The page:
Like the district judge, we are inclined to say that error (if any) was invited. Koenig's theme was that the managers who issued the press release and restated the firm's financial position did so to serve their own interests rather than to provide investors with accurate information. That opened the door to questions about what these persons' motivation really was, and the district judge remarked that "the SEC [therefore] is entitled to allow [the] witnesses to explain why they did what they did." Koenig concedes that the judge's reasoning "is analytically sound as far as it goes." But he insists that it does not "justify permitting the restaters to testify about what some other person told them about past accounting practices". Why not? If the reason X issued a press release is that Y had told X that Koenig had misstated earnings and depreciation, then Y's statement to X is part of X's motive. Having put X's motive in issue, Koenig had to accept the consequence that X's account of his decision-making would be full of hearsay--for a top manager at a large corporation rarely examines the books on his own.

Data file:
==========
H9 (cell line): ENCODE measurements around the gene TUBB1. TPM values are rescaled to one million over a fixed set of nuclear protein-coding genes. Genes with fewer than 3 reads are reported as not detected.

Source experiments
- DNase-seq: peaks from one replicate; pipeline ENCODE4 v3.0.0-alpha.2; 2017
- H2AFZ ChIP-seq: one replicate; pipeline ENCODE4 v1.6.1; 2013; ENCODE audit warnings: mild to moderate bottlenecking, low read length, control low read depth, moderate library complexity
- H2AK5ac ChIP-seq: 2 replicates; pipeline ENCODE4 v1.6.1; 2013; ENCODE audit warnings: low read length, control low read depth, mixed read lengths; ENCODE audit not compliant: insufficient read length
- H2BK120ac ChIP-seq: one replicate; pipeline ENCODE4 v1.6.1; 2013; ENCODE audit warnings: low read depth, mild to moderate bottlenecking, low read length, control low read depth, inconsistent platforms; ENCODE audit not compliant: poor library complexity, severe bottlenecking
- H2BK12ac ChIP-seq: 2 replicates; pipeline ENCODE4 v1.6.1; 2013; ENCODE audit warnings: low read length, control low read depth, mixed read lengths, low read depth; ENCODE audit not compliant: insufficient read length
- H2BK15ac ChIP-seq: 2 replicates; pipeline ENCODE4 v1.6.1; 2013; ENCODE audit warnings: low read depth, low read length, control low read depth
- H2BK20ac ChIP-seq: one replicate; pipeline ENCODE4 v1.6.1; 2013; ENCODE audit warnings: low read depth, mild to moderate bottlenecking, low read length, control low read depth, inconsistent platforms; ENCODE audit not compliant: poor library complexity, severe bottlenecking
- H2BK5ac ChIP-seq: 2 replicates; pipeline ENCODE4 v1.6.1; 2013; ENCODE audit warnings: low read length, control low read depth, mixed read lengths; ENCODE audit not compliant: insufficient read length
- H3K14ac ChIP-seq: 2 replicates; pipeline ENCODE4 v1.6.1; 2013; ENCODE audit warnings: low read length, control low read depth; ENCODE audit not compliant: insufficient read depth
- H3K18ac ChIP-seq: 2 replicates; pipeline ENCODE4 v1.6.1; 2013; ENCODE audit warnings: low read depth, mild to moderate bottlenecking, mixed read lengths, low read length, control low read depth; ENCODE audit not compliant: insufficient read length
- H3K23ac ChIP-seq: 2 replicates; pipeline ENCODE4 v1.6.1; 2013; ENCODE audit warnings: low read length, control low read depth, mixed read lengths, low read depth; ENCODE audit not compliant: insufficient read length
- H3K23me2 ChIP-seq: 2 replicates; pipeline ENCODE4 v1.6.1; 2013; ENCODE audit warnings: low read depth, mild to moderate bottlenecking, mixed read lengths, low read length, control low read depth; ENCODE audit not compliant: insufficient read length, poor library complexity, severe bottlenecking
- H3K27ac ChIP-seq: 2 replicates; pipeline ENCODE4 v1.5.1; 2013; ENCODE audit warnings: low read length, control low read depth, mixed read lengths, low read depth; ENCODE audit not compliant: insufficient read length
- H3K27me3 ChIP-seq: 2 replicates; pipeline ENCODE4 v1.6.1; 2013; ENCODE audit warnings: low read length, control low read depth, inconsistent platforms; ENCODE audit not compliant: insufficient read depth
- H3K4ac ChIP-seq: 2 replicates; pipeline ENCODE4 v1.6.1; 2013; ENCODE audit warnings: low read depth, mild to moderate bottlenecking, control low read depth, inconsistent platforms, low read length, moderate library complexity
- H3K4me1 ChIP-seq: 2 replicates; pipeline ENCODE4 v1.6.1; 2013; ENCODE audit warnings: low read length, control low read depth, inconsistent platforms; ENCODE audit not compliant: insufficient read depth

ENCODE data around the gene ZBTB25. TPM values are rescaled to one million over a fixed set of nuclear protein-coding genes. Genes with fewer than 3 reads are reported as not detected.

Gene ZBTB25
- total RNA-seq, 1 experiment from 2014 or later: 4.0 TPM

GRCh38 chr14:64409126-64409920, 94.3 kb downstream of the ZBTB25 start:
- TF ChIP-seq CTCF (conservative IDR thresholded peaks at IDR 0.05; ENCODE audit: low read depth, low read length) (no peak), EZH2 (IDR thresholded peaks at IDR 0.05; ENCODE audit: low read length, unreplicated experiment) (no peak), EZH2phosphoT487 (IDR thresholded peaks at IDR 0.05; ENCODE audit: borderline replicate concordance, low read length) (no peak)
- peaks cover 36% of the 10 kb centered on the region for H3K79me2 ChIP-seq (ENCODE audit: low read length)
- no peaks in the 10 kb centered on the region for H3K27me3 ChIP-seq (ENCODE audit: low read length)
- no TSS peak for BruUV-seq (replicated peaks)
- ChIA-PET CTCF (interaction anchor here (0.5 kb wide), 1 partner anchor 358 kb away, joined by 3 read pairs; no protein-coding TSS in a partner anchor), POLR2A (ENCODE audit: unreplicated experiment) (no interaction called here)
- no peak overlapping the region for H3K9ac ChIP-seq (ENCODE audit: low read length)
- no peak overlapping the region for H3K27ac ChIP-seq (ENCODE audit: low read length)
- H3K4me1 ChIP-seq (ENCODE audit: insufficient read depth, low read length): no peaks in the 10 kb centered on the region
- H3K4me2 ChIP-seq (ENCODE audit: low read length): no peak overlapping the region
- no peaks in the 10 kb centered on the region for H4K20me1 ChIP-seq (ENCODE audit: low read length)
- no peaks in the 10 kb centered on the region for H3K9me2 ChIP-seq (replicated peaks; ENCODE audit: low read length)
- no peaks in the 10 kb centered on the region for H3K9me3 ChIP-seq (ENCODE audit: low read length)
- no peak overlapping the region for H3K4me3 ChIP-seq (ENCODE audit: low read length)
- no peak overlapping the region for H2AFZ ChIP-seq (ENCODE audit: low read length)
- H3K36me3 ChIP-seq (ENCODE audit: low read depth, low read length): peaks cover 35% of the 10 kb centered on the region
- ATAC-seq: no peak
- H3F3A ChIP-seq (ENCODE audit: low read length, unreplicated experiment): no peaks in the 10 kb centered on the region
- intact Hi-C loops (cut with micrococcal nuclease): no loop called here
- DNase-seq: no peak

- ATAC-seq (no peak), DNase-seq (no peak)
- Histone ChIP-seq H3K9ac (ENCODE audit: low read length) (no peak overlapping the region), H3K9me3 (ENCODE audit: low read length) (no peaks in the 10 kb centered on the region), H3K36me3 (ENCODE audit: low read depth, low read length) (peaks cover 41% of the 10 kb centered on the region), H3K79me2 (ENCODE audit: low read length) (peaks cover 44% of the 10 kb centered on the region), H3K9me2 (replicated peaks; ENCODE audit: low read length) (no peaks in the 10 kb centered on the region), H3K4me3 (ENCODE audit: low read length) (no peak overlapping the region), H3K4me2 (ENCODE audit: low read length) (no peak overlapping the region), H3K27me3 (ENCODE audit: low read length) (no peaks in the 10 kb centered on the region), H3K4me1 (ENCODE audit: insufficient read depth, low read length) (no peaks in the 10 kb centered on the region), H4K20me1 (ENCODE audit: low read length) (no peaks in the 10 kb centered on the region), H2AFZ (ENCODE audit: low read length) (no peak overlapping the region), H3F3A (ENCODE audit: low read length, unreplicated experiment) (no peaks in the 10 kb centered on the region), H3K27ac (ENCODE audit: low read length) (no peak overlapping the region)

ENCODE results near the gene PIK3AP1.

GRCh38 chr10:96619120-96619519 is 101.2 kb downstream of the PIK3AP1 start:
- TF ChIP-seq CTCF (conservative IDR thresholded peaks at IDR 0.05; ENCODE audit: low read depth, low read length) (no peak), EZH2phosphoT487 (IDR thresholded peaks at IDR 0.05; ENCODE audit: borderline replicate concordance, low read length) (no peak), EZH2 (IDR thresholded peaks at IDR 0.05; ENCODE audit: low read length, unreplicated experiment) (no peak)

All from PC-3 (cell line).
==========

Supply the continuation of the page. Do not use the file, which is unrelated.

If you want to know what was in X's mind when he acted, you have to consider all the things X was told, as well as the effect the statements had for X's job tenure and the value of X's stock portfolio. The judge told the jury that these statements were being introduced to show what the managers knew (or thought they knew) before they acted, not to show whether what the managers had heard was true, so many of the statements were not hearsay. (They were not being offered for the truth of the matter stated, as distinct from the fact that they had been made at all.) But to the extent genuine hearsay came in, or the jury misunderstood the instructions: Well, Koenig asked for it. And although he insists that the judge should have excluded much of the evidence under Fed. R. Evid. 403 because its prejudicial effect substantially outweighed the probative force, that subject is committed to the district judge's discretion, which was not abused given that Koenig went into this irrelevant and unnecessary subject with his eyes open.